Imaging through scattering is a pervasive and difficult problem in many biological applications. The high background and the exponentially attenuated target signals due to scattering fundamentally limits the imaging depth of fluorescence microscopy. Light-field systems are favorable for high-speed volumetric imaging, but the 2D-to-3D reconstruction is fundamentally ill-posed and scattering exacerbates the condition of the inverse problem. Here, we develop a scattering simulator that models low-contrast target signals buried in heterogeneous strong background. We then train a deep neural network solely on synthetic data to descatter and reconstruct a 3D volume from a single-shot light-field measurement with low signal-to-background ratio (SBR). We apply this network to our previously developed Computational Miniature Mesoscope and demonstrate the robustness of our deep learning algorithm on a 75 micron thick fixed mouse brain section and on bulk scattering phantoms with different scattering conditions. The network can robustly reconstruct emitters in 3D with a 2D measurement of SBR as low as 1.05 and as deep as a scattering length. We analyze fundamental tradeoffs based on network design factors and out-of-distribution data that affect the deep learning model's generalizability to real experimental data. Broadly, we believe that our simulator-based deep learning approach can be applied to a wide range of imaging through scattering techniques where experimental paired training data is lacking.
Through digital imaging, microscopy has evolved from primarily being a means for visual observation of life at the micro- and nano-scale, to a quantitative tool with ever-increasing resolution and throughput. Artificial intelligence, deep neural networks, and machine learning are all niche terms describing computational methods that have gained a pivotal role in microscopy-based research over the past decade. This Roadmap is written collectively by prominent researchers and encompasses selected aspects of how machine learning is applied to microscopy image data, with the aim of gaining scientific knowledge by improved image quality, automated detection, segmentation, classification and tracking of objects, and efficient merging of information from multiple imaging modalities. We aim to give the reader an overview of the key developments and an understanding of possibilities and limitations of machine learning for microscopy. It will be of interest to a wide cross-disciplinary audience in the physical sciences and life sciences.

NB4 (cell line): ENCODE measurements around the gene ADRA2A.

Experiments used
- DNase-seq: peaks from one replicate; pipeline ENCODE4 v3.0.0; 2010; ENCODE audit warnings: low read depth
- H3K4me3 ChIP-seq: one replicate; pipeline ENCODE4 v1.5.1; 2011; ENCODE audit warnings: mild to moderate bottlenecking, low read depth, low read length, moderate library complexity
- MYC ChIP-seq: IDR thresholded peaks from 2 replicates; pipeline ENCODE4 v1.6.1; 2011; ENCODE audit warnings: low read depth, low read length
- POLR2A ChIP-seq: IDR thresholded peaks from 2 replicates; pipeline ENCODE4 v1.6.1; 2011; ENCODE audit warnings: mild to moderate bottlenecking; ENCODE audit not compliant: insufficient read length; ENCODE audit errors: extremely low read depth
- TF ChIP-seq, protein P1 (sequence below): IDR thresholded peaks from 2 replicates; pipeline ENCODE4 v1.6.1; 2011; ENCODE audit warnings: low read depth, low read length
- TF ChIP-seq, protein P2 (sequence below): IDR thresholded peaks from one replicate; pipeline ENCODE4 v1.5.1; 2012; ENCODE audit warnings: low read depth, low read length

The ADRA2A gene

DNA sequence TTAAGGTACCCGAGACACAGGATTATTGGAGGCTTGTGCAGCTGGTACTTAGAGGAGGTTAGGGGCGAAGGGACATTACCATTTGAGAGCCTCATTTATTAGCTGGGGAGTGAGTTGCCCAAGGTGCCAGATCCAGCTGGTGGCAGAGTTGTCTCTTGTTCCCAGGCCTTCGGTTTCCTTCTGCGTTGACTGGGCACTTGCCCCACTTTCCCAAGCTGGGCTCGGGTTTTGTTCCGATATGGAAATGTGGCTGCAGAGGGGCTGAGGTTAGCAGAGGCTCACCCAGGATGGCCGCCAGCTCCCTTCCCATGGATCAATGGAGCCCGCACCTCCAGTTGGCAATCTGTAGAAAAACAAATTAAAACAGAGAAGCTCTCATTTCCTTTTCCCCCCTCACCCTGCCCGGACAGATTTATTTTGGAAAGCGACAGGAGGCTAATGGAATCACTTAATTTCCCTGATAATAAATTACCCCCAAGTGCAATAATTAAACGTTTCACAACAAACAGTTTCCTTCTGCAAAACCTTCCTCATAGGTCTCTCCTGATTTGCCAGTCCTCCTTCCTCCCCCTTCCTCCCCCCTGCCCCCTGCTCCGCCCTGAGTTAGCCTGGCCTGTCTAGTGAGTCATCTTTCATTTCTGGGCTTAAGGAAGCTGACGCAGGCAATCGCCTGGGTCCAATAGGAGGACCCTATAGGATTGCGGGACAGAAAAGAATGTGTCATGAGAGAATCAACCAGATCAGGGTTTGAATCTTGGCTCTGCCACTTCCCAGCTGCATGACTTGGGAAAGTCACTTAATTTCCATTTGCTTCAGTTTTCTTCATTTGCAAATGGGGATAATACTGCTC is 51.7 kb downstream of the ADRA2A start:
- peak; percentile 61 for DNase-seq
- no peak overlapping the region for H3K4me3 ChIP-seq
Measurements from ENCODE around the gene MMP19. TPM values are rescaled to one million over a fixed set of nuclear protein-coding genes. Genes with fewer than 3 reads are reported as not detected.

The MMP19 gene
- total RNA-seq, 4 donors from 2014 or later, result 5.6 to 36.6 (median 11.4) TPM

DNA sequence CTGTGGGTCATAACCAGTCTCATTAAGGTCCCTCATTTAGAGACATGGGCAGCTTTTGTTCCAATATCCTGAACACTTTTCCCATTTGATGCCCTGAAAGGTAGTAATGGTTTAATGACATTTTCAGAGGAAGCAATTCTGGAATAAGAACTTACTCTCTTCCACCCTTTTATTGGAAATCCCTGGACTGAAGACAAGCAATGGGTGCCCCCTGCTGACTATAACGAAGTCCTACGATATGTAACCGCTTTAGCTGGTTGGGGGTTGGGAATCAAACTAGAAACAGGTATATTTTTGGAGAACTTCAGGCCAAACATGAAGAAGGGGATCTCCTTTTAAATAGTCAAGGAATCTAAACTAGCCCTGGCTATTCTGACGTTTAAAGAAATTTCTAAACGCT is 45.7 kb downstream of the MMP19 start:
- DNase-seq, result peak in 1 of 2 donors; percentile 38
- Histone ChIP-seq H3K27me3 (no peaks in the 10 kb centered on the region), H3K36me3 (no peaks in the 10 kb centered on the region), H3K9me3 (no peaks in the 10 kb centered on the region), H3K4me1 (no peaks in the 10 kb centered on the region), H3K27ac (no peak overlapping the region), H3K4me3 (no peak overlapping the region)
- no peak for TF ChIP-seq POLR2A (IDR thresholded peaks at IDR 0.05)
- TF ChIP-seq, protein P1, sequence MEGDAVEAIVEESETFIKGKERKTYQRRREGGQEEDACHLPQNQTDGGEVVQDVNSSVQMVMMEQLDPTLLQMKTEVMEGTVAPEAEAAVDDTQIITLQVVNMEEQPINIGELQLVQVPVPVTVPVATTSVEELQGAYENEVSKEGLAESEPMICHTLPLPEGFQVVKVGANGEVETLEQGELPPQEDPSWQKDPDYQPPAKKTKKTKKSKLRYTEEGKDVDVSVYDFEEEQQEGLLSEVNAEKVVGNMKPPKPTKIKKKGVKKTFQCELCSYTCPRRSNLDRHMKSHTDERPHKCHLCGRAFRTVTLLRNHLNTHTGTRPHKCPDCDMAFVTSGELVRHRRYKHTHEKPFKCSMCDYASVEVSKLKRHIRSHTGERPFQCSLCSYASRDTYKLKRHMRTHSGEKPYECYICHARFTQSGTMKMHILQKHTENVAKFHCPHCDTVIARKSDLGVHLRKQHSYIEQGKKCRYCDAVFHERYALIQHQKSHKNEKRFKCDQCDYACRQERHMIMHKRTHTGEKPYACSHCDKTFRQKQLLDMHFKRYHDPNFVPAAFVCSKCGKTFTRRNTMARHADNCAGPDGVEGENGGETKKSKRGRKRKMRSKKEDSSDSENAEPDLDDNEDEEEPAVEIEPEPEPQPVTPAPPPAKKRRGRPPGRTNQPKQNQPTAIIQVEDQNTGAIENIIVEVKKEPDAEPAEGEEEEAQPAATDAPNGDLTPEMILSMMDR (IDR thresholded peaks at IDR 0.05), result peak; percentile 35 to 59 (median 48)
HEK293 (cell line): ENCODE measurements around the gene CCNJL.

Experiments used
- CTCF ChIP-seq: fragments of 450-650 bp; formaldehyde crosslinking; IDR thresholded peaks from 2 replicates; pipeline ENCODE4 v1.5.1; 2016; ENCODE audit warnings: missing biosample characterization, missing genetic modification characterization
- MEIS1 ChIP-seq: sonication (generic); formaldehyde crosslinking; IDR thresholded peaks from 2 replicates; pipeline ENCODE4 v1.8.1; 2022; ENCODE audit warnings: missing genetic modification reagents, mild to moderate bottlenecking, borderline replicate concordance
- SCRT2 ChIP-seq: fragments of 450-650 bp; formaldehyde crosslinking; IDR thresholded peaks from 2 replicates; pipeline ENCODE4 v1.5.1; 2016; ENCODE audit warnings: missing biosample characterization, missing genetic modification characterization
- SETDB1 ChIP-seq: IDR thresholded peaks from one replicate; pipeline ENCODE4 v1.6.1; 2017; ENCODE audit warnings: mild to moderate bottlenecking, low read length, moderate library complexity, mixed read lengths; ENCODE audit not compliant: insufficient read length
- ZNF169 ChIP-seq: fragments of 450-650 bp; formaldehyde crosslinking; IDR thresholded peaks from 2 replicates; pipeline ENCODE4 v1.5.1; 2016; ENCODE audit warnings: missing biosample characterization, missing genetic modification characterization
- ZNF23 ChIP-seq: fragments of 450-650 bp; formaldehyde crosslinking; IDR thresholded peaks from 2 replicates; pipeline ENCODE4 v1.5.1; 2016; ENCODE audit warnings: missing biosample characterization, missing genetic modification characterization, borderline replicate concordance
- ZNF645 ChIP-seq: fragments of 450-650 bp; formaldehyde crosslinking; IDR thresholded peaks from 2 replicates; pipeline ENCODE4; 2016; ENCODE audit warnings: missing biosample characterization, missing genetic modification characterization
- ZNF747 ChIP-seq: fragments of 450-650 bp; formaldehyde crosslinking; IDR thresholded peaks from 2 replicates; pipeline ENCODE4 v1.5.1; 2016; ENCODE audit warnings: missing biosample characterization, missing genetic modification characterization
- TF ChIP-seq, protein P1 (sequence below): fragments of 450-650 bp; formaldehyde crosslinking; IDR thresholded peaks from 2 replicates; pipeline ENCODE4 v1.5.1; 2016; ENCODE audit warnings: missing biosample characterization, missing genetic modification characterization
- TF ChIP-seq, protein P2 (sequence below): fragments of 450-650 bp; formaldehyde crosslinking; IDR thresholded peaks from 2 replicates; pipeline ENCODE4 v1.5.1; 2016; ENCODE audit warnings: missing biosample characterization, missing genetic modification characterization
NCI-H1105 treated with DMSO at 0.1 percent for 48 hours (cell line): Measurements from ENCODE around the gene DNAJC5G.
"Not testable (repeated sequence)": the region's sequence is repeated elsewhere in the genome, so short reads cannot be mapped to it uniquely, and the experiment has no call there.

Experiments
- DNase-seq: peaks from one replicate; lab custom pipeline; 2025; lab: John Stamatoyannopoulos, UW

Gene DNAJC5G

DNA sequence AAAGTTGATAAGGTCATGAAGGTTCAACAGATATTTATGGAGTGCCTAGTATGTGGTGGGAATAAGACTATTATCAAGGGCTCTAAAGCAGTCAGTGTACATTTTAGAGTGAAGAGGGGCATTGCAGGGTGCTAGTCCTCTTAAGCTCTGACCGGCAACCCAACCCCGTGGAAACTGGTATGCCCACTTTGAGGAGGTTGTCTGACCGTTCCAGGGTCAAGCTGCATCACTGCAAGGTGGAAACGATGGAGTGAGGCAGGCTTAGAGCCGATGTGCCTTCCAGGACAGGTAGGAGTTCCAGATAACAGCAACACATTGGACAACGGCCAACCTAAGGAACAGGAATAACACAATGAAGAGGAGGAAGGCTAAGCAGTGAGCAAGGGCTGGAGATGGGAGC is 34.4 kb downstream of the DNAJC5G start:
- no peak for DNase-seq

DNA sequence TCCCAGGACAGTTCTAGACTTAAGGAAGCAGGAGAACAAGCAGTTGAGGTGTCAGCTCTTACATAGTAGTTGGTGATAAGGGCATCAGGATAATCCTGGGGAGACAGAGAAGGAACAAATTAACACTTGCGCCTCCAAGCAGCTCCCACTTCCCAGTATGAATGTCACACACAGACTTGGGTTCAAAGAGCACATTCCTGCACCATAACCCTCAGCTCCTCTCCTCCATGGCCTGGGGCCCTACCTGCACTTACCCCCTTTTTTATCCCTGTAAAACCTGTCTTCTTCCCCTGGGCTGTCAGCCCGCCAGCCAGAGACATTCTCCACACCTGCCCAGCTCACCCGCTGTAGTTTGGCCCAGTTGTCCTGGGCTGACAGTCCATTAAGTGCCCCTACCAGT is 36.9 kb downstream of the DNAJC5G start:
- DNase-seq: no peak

In this paper, the level of sparsity is examined at 6, 26, and 132 GHz carrier frequencies by conducting channel measurements in an indoor office environment. By using the Gini index (value between 0 and 1) as a metric for characterizing sparsity, we show that increasing carrier frequency leads to increased levels of sparsity. The measured channel impulse responses are used to derive a Third-Generation Partnership Project (3GPP)-style propagation model, used to calculate the Gini index for the comparison of the channel sparsity between the measurement and simulation based on the 3GPP model. Our results show that the mean value of the Gini index in measurement is over twice the value in simulation, implying that the 3GPP channel model does not capture the effects of sparsity in the delay domain as frequency increases. In addition, a new intra-cluster power allocation model based on measurements is proposed to characterize the effects of sparsity in the delay domain of the 3GPP channel model. The accuracy of the proposed model is analyzed using theoretical derivations and simulations. Using the derived intra-cluster power allocation model, the mean value of the Gini index is 0.97, while the spread of variability is restricted to 0.01, demonstrating that the proposed model is suitable for 3GPP-type channels. To our best knowledge, this paper is the first to perform measurements and analysis at three different frequencies for the evaluation of channel sparsity in the same environment.
Domain adaptation manages to transfer the knowledge of well-labeled source data to unlabeled target data. Many recent efforts focus on improving the prediction accuracy of target pseudo-labels to reduce conditional distribution shift. In this paper, we propose a novel domain adaptation method, which infers target pseudo-labels through cross-domain label propagation, such that the underlying manifold structure of two domain data can be explored. Unlike existing cross-domain label propagation methods that separate domain-invariant feature learning, affinity matrix constructing and target labels inferring into three independent stages, we propose to integrate them into a unified optimization framework. In such way, these three parts can boost each other from an iterative optimization perspective and thus more effective knowledge transfer can be achieved. Furthermore, to construct a high-quality affinity matrix, we propose a discriminative graph self-learning strategy, which can not only adaptively capture the inherent similarity of the data from two domains but also effectively exploit the discriminative information contained in well-labeled source data and pseudo-labeled target data. An efficient iterative optimization algorithm is designed to solve the objective function of our proposal. Notably, the proposed method can be extended to semi-supervised domain adaptation in a simple but effective way and the corresponding optimization problem can be solved with the identical algorithm. Extensive experiments on six standard datasets verify the significant superiority of our proposal in both unsupervised and semi-supervised domain adaptation settings.